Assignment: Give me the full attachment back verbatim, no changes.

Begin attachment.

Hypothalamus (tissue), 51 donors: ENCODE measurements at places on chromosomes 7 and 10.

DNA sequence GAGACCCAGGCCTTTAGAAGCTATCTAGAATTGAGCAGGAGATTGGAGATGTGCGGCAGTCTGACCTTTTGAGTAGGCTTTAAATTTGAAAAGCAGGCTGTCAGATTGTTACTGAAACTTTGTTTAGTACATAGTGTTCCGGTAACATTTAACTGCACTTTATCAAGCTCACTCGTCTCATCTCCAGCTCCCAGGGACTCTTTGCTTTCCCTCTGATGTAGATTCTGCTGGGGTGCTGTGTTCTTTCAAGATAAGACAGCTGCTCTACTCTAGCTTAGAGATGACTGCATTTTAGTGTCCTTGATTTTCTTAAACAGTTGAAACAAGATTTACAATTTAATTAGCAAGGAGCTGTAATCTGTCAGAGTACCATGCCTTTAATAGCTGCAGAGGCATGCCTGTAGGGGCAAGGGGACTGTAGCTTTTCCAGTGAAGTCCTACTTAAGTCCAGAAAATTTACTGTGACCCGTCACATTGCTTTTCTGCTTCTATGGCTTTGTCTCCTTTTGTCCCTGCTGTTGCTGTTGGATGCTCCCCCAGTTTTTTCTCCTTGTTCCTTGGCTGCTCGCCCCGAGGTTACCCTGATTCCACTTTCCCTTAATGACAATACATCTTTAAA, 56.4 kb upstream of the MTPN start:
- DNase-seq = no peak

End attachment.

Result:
Hypothalamus (tissue), 51 donors: ENCODE measurements at places on chromosomes 7 and 10.

DNA sequence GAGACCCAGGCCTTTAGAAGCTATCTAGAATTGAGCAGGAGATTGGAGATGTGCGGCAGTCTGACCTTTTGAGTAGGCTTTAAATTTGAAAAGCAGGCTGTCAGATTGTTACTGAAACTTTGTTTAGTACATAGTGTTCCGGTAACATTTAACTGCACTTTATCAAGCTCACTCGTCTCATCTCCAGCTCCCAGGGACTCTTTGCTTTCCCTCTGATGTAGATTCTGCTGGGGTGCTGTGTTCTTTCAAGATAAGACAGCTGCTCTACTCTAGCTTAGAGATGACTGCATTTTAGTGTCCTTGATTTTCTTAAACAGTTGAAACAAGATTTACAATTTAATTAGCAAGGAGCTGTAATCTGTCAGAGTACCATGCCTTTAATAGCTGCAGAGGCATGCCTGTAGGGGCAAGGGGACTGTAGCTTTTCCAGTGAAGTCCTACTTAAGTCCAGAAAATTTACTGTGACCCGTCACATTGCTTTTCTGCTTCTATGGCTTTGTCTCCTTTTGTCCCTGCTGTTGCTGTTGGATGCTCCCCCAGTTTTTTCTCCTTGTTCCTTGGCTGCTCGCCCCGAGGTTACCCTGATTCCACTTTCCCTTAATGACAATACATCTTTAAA, 56.4 kb upstream of the MTPN start:
- DNase-seq = no peak